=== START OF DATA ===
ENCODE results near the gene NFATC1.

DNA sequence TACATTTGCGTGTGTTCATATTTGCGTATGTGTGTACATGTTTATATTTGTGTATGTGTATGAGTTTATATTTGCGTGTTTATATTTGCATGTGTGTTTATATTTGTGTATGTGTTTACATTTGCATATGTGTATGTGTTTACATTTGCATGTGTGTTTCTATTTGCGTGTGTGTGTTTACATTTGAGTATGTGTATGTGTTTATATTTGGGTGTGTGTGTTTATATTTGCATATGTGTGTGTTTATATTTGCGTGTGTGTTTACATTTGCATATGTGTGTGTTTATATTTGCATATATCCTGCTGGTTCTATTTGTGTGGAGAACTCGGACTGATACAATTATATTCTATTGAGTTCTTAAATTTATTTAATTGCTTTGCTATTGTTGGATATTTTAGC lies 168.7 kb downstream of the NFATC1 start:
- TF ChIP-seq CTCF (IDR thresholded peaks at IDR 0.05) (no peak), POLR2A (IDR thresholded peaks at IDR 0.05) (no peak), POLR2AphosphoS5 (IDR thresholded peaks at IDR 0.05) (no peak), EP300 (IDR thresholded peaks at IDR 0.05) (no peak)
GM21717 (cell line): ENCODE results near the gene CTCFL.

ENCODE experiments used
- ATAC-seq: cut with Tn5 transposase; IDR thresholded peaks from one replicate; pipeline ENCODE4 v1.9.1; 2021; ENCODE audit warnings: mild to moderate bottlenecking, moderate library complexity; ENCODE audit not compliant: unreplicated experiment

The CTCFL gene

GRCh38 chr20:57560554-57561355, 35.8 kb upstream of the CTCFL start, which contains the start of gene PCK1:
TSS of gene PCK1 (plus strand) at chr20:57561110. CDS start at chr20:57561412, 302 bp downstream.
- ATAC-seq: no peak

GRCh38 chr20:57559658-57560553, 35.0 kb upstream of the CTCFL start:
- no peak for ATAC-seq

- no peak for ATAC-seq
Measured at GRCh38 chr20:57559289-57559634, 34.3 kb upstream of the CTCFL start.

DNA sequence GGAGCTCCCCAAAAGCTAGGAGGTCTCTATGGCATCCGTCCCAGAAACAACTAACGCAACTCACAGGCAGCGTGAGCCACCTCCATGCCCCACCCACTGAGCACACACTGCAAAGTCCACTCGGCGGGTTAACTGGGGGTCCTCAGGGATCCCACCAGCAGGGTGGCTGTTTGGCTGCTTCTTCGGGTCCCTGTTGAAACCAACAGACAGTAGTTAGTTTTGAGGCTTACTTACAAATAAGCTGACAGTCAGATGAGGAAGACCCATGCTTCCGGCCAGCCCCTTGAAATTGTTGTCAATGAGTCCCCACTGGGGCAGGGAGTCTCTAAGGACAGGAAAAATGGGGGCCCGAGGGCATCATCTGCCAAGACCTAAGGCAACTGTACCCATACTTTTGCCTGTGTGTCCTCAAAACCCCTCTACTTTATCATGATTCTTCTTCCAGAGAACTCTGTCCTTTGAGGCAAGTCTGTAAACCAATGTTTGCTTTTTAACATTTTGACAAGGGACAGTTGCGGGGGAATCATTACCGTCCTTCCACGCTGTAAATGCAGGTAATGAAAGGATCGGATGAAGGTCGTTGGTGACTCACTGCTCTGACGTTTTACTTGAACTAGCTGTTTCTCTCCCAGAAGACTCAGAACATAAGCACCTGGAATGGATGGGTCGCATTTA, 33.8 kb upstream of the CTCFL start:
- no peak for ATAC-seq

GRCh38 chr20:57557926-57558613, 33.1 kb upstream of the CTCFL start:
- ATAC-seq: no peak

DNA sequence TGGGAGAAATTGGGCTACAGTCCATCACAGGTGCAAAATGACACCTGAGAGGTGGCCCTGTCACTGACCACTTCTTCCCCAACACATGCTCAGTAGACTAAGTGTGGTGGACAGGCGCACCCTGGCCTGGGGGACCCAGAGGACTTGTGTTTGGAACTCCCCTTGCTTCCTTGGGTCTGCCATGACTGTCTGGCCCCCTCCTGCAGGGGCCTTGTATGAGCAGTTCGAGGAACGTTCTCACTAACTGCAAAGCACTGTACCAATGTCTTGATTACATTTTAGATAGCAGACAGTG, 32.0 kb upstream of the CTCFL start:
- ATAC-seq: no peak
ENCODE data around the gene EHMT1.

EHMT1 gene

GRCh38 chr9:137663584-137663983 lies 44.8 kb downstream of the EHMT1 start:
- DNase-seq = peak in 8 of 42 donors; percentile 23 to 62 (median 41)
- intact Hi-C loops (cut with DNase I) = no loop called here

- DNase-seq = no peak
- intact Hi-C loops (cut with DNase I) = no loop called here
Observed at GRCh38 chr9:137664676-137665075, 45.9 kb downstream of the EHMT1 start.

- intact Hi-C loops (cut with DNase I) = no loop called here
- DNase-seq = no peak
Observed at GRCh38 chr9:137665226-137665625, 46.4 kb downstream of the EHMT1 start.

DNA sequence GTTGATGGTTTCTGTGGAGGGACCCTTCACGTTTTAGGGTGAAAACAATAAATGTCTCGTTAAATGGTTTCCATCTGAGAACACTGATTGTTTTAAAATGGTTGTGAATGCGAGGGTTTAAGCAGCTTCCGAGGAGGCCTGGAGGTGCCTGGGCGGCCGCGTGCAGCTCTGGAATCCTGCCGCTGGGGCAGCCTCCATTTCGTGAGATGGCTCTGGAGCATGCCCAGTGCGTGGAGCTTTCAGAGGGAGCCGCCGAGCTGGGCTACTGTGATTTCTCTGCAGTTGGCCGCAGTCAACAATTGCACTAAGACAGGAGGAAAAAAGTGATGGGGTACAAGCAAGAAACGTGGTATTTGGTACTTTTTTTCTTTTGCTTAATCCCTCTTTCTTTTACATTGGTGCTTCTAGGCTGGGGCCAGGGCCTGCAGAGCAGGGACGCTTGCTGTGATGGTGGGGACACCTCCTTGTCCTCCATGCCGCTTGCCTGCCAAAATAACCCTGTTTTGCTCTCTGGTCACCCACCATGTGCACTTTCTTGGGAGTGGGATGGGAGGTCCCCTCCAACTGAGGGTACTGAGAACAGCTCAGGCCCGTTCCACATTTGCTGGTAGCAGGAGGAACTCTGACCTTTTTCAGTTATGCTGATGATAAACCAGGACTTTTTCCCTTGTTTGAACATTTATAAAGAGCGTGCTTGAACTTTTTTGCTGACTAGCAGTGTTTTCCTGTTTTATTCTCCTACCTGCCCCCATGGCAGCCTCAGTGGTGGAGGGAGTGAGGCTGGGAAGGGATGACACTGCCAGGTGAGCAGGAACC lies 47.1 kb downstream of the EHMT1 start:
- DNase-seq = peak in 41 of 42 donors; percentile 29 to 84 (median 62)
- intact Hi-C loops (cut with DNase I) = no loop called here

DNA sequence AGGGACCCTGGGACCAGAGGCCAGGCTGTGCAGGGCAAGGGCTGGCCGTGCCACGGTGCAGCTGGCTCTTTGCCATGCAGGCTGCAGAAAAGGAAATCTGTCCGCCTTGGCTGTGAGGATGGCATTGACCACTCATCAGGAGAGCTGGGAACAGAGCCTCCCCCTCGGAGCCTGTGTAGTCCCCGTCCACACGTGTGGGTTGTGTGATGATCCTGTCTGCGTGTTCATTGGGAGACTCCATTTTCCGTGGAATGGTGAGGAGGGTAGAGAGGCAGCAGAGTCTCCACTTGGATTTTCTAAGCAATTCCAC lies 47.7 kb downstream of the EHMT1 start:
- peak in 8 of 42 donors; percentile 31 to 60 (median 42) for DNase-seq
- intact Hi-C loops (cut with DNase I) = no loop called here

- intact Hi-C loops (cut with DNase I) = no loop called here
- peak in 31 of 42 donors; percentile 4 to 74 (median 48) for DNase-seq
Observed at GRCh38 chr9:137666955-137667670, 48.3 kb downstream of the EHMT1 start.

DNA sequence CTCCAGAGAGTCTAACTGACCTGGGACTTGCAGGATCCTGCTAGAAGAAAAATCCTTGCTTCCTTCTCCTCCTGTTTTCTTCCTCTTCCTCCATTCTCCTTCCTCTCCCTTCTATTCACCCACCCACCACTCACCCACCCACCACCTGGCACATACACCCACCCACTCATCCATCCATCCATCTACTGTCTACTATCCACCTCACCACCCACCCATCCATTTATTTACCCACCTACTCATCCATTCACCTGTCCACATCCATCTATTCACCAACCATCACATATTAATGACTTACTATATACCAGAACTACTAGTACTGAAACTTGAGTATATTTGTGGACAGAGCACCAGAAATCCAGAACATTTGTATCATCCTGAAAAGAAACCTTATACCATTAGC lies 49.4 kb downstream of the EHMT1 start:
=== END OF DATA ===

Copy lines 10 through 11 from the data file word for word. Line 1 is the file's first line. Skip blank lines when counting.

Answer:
- ATAC-seq: no peak

GRCh38 chr20:57559658-57560553, 35.0 kb upstream of the CTCFL start: